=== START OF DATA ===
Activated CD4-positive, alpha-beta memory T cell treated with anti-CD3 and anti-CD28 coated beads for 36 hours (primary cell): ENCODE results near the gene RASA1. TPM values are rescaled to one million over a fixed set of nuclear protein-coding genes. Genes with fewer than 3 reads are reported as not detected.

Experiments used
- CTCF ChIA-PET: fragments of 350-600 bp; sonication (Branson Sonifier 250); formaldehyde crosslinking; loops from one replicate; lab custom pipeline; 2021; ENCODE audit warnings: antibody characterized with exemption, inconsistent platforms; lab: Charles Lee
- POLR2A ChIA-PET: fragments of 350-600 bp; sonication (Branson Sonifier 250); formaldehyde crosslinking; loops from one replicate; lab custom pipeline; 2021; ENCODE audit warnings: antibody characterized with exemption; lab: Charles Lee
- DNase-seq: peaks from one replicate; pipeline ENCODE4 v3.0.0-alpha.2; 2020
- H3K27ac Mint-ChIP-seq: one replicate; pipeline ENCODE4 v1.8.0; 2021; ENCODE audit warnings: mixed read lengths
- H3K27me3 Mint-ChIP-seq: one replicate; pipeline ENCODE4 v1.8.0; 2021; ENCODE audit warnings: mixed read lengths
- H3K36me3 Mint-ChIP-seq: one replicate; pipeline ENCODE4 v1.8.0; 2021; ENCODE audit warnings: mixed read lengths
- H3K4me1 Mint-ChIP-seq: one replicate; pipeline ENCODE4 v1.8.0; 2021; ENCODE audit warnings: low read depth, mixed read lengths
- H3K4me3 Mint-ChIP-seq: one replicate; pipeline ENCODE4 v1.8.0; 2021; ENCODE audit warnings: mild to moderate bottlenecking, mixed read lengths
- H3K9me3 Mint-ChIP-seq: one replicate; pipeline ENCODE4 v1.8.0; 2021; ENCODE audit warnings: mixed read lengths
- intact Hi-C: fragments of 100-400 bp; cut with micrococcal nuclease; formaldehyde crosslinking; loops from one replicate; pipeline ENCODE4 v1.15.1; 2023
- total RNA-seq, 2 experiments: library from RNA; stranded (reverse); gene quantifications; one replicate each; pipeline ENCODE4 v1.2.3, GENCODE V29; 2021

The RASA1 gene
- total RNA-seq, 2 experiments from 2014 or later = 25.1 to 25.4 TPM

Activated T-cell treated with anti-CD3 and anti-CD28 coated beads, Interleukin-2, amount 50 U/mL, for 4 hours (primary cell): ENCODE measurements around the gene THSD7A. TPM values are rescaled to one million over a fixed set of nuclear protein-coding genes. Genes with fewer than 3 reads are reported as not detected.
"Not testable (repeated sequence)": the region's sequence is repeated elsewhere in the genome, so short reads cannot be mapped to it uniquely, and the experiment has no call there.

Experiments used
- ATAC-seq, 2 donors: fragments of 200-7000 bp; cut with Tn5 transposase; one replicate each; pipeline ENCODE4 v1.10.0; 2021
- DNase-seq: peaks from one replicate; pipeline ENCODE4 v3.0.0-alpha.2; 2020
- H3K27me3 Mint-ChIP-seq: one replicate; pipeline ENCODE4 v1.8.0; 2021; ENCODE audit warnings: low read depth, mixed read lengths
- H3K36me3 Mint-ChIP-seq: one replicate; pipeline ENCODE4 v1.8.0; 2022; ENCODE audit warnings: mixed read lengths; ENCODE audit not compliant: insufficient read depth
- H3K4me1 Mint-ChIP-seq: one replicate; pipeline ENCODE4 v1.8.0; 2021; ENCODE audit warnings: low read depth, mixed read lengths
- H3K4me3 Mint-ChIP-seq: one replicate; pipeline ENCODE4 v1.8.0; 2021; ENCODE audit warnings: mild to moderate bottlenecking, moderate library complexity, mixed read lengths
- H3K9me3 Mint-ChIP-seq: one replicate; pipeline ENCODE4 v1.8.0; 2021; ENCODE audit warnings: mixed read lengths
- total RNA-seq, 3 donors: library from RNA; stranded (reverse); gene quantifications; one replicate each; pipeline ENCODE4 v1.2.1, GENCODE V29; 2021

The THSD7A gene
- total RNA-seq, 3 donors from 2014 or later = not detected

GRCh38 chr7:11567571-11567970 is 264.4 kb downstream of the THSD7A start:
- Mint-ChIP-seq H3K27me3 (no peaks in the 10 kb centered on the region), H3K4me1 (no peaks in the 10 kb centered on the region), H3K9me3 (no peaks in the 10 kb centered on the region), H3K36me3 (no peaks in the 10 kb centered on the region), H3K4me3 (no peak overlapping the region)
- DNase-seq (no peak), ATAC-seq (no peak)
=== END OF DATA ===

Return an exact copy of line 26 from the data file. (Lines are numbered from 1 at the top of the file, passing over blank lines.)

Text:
- total RNA-seq, 3 donors: library from RNA; stranded (reverse); gene quantifications; one replicate each; pipeline ENCODE4 v1.2.1, GENCODE V29; 2021